A number of people have recently asked me virtually the same question about about my debates with conservative Christian apologists: In my opinion, when these people say things that don’t seem to make any sense, are they being dishonest, or do they genuinely believe what they say? (I’ll give my opinion and then ask yours.)
I’ll give an example from an event that some people have asked about. It was an “apologetics conference” hosted by an evangelical group; the attendees were almost entirely committed evangelical Christians. Normally at this kind of event, the organizers only have representatives of their own views, who give their talks to prove and affirm that their religious views are right. But for this conference they decided to have another voice represented, and that voice was me.
I had a great time. Two of the others speakers – Mike Licona and Craig Keener — were already friends of mine (a third I had never met before). We disagree up and down the line on most everything connected with religion in general and the New Testament in particular, but I consider Mike and Craig to be good and sincere people. The crowd was very welcoming and we all had some good laughs.
In their presentations the three of them argued that the Gospels do not have any bona fide contradictions (they each had different ways to approach the issue); I argued they have contradictions up and down the line. We all tried to support our views.
After we had made our presentations there was a panel discussion, in which the moderator appealed to one specific issue to see how we would each address it. It’s a minor but intriguing difference between the Gospels. In Mark Jesus sends the twelve disciples out on a mission to preach the coming kingdom, and he instructs them NOT to take anything with them (no bread, bag, or money) EXCEPT a staff (Mark 6:8); Matthew has the same passage, but in his account Jesus says the opposite: the disciples are NOT to take a staff (Matthew 10:10). And so the moderator asked us: which did Jesus really say? Take a staff or not?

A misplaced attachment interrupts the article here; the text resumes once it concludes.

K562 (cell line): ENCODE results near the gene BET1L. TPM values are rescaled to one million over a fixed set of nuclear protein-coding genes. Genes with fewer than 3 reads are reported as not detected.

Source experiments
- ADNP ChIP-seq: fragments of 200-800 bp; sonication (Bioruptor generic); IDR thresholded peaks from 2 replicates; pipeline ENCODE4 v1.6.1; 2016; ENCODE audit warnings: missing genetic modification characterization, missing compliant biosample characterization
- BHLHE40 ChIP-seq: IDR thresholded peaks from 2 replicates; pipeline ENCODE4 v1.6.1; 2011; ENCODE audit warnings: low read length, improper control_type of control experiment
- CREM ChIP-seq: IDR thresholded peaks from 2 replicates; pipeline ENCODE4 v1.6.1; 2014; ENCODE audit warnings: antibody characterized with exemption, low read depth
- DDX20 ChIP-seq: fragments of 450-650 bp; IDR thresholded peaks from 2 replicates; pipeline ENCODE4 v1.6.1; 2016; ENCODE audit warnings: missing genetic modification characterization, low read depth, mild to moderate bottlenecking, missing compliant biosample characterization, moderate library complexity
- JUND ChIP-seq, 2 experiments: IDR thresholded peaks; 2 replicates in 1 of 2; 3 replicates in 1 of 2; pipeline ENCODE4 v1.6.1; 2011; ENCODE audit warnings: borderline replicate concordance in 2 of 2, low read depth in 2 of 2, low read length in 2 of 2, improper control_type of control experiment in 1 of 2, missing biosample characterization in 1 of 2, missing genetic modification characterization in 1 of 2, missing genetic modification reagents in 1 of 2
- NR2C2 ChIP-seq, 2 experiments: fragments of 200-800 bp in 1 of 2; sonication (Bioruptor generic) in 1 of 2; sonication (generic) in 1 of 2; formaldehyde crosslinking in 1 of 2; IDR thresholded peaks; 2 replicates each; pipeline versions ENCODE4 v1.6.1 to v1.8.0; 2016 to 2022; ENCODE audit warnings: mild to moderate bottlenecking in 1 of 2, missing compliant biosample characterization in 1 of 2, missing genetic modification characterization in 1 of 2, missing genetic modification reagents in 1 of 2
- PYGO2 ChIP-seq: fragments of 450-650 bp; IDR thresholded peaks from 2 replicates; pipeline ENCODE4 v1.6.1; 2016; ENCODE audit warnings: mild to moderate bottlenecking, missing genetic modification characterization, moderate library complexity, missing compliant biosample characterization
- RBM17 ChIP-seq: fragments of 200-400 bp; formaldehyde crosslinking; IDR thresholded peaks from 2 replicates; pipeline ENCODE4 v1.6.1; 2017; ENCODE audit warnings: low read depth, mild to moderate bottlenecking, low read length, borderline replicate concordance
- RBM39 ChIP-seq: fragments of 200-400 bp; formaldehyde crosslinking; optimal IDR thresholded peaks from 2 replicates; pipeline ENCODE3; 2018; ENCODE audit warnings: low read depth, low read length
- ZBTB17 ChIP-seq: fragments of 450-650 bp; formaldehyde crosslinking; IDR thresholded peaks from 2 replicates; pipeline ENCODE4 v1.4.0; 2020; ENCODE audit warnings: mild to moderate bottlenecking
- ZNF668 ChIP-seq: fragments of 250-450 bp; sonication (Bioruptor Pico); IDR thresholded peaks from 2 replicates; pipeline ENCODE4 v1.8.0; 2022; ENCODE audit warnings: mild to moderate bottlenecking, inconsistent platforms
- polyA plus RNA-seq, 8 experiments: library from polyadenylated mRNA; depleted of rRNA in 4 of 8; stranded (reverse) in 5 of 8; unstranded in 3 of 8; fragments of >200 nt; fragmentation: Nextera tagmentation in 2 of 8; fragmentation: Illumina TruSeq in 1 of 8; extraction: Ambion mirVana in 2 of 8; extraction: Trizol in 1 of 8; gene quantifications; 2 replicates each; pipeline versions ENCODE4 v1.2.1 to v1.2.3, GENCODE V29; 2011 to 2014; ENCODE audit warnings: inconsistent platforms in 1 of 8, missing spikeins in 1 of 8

My view was, and is, that the episode may not have happened at all, but if it *did* happen then obviously Matthew and Mark can’t both be right: Jesus either said to TAKE a staff or NOT to take a staff. Craig and the other presenter tried to explain that even though this may seem to be a contradiction, in fact it wasn’t (I can’t remember how they explained it; I think when I was a conservative evangelical I probably said the event happened twice, once when Jesus said to take a staff and the other time not).
But Mike took a different line. He said that Mark correctly reported what Jesus said. Matthew changed / reversed Jesus’ instructions.
And then it got even more interesting. The moderator asked if we thought Matthew’s account was “inerrant.” Craig and the other fellow – since they don’t see a contradiction – said Matthew does not contain an error. And then, somewhat to my surprise, Mike too said that Matthew was inerrant.